Cameron Kelsall: Although the Bette Davis–William Wyler version may be the most famous adaptation of W. Somerset Maugham’s The Letter, it’s far from the only one. As we said in our last conversation, David, there are at least two others still in circulation—and, as some pointed out in the comments, an ‘80s television presentation with Lee Remick that I’d love to find! Beyond Davis, the rendering that likely captures the most attention is from 1929, featuring Jeanne Eagels, a tragic figure of early cinema. I first saw it at a pre-Code film festival in college, knowing very little then about the history of Hollywood, and was captivated by the movie’s particular style, as well as its thematic frankness. Watching it again many years later, I still am. Clocking in at just over an hour, director Jean de Limur packs a great deal of drama into the proceedings, and Eagels is a very different Leslie Crosbie than her screen successor.
David Fox: The Remick version does seem to be findable on YouTube, but only in a dim print dubbed in Spanish, with the dialogue of course performed by different actors. I did watch a few minutes of it, and Remick seems quite different from either Davis or Eagels… or Siobhan McKenna, whose 1956 television adaptation we are also considering here. Adding to the complexity, I found a PDF copy of Maugham’s play, which suggests a couple of significant aspects that are not part of any of the three versions we watched! But I’ll save that for later. For now, as you say—it’s the legendary Jeanne Eagels in the spotlight, which is exactly the right term. From our first glimpse of her fabulous face, she seems almost lit from within… though certainly not in a saintly sense. Her Leslie Crosbie strikes me as (deliberately) the coarsest and toughest of the actresses we’ve looked at. When she repeatedly dismisses other characters as “crude and vulgar,” I silently said to myself, “well, look who’s talking, dear.”…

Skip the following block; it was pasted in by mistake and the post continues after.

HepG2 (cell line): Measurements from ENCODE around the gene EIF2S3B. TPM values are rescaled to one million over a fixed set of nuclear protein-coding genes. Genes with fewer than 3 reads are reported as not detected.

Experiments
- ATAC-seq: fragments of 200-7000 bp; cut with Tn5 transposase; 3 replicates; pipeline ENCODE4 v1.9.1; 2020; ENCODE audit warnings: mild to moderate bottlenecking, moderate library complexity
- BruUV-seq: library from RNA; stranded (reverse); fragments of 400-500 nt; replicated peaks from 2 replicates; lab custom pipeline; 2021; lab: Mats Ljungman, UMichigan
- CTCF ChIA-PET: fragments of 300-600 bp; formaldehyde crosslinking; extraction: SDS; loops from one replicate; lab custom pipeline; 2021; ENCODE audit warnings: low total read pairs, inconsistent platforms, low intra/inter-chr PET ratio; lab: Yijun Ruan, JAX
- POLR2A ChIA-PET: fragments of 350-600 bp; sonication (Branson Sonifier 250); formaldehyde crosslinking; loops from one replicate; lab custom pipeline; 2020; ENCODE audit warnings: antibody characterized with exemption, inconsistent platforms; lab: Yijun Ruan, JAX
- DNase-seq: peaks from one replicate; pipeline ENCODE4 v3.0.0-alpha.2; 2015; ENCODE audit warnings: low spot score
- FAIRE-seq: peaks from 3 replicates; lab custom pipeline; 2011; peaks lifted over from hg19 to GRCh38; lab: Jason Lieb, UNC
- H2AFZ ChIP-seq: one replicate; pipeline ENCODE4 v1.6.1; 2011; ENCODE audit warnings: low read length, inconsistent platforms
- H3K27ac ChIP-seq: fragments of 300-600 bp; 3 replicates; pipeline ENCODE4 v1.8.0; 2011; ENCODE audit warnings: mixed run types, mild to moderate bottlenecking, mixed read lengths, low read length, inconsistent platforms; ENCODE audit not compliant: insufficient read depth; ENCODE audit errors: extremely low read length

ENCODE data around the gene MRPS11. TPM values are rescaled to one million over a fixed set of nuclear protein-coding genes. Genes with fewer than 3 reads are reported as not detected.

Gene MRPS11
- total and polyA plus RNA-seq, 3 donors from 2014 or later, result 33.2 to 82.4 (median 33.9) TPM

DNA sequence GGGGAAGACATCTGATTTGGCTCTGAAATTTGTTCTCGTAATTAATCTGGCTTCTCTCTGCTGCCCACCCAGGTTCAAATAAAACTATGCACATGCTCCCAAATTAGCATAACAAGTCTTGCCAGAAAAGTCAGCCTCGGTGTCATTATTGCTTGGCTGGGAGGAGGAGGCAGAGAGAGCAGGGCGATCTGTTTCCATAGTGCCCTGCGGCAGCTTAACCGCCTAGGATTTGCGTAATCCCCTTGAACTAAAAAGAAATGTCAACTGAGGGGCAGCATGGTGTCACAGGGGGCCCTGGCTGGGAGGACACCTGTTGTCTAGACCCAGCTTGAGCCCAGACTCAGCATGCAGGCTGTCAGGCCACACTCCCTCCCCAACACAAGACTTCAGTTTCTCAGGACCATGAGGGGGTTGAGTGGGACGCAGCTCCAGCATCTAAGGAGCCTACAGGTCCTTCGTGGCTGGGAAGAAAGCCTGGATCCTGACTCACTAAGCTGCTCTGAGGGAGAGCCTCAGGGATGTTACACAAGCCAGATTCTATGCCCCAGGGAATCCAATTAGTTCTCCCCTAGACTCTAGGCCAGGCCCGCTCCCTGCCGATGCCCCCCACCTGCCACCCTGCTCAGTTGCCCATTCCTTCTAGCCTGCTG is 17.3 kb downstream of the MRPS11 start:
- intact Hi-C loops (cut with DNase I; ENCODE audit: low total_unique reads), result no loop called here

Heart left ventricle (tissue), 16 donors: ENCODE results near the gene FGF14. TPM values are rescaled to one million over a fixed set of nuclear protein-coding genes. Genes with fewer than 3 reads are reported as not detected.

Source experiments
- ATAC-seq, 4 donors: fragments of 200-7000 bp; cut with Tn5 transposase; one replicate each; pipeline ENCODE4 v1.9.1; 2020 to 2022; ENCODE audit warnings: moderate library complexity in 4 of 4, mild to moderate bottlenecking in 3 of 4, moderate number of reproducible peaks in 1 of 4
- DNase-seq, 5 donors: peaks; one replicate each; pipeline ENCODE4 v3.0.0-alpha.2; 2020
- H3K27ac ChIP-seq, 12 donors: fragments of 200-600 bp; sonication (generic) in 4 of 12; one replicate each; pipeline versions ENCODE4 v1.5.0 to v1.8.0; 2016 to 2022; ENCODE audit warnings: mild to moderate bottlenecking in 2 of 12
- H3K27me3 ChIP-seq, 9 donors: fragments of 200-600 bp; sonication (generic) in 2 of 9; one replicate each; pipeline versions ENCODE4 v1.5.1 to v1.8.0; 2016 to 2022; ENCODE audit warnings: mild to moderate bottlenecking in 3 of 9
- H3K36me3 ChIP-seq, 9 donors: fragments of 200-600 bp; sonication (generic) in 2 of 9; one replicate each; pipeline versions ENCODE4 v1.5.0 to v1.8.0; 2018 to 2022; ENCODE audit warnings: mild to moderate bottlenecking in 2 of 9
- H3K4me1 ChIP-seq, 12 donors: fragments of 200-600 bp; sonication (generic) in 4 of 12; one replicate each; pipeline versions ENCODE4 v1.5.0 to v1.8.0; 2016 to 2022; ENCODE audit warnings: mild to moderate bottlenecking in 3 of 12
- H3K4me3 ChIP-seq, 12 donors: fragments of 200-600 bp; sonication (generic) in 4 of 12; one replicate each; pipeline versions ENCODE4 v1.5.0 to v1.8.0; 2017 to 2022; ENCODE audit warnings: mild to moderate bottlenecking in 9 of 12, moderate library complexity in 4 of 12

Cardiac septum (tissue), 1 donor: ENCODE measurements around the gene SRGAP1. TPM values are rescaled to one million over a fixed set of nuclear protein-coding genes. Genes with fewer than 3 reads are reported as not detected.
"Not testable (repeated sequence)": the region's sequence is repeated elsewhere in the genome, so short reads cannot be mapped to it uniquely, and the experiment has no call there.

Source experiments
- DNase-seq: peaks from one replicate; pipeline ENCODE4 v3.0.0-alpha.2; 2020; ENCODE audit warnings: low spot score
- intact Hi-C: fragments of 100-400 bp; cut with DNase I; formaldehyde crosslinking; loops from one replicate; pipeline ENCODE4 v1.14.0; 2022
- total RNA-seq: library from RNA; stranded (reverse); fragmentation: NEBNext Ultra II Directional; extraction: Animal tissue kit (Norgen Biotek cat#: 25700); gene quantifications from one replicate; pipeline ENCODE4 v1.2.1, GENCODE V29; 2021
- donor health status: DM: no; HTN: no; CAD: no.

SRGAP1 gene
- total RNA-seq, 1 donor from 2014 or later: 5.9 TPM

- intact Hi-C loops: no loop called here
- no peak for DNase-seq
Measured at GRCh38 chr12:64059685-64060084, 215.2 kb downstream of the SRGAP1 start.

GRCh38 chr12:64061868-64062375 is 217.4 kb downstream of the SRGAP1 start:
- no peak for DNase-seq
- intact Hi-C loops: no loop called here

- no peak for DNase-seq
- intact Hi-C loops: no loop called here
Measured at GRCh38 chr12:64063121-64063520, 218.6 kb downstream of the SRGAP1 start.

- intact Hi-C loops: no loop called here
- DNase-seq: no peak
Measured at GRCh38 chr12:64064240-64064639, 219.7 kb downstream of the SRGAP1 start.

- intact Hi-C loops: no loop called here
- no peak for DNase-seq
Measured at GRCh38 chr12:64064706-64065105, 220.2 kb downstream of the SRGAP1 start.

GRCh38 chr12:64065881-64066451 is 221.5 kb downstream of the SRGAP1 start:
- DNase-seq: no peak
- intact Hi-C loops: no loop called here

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Categories: Criticism, Movies, PARTERRE BOX, Theater
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